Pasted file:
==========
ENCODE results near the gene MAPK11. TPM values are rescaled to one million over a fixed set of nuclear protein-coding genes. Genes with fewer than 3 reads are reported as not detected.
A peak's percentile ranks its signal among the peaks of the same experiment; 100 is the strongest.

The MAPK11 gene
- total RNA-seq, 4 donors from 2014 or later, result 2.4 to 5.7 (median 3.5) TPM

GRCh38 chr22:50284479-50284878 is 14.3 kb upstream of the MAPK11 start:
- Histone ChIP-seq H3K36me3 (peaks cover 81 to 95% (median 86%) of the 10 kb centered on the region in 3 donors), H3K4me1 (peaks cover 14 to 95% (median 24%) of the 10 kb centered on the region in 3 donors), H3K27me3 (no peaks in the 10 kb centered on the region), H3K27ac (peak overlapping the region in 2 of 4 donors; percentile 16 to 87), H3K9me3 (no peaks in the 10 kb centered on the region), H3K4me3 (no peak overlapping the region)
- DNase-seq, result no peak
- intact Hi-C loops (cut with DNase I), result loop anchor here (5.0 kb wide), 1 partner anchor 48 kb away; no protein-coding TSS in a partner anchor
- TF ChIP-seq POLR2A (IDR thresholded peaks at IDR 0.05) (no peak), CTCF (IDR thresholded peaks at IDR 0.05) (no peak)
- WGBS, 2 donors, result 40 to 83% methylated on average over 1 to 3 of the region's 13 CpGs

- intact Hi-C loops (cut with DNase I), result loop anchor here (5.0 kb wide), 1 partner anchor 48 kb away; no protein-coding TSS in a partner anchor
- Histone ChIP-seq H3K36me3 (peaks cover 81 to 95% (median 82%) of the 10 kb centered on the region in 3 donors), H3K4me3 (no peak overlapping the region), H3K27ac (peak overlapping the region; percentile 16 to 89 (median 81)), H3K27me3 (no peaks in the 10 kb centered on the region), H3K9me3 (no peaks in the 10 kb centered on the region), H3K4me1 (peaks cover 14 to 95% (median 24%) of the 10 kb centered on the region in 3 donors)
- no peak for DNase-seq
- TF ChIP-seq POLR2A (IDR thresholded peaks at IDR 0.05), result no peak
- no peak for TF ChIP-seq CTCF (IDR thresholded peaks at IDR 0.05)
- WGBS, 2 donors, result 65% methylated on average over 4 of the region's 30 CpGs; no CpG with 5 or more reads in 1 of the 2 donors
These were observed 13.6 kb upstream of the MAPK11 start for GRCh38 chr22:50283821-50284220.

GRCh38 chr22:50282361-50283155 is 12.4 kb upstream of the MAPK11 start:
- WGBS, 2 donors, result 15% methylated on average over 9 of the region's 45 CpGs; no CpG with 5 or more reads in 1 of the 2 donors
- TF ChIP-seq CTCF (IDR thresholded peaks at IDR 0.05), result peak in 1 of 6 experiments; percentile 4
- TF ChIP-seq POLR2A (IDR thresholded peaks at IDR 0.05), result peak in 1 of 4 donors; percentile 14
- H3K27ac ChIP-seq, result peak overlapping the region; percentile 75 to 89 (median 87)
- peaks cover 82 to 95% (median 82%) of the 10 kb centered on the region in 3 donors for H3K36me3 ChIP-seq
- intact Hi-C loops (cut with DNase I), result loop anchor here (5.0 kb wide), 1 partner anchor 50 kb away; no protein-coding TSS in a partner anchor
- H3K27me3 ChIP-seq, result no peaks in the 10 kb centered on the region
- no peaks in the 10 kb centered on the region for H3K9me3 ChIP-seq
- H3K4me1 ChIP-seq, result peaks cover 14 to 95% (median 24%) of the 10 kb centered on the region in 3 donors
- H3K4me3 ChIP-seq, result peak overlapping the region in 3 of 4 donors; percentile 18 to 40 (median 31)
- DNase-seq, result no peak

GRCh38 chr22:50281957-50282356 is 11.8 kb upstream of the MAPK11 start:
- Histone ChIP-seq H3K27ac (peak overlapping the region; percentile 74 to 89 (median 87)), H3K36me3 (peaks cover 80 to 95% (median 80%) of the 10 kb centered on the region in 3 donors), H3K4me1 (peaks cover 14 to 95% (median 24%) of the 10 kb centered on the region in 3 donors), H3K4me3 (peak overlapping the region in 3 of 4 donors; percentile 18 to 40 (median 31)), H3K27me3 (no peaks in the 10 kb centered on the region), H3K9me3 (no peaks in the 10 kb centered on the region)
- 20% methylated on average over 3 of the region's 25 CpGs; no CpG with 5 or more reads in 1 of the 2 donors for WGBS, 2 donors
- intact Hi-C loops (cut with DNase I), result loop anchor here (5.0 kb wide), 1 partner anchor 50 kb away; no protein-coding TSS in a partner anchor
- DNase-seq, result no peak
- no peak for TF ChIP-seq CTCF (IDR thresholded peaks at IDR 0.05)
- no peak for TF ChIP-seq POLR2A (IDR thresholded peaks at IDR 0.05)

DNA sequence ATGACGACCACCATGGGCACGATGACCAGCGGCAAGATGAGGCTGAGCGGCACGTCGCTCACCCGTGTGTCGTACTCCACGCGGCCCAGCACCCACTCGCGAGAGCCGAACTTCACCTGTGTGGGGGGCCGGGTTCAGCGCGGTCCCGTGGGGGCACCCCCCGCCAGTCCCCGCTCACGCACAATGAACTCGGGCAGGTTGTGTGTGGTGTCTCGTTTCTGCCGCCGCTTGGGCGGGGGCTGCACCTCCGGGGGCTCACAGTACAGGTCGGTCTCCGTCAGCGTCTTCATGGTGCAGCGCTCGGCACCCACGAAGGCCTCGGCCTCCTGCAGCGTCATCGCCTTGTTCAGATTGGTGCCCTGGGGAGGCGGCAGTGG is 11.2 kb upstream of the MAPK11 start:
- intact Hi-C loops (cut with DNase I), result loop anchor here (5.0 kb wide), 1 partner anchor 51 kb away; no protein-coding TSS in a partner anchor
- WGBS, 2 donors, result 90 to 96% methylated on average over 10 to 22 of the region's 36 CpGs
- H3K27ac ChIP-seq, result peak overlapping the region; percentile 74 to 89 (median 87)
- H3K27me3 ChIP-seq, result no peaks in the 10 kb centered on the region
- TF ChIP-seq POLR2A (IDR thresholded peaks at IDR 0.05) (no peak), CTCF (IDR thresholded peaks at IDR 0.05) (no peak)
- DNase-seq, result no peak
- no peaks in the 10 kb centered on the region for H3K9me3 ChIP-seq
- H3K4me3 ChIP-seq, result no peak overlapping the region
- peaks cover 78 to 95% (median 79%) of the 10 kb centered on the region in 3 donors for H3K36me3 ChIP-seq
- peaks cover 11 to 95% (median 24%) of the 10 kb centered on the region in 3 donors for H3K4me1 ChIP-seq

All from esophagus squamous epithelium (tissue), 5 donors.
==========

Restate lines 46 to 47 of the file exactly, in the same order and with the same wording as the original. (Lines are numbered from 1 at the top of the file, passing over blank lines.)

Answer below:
- peaks cover 78 to 95% (median 79%) of the 10 kb centered on the region in 3 donors for H3K36me3 ChIP-seq
- peaks cover 11 to 95% (median 24%) of the 10 kb centered on the region in 3 donors for H3K4me1 ChIP-seq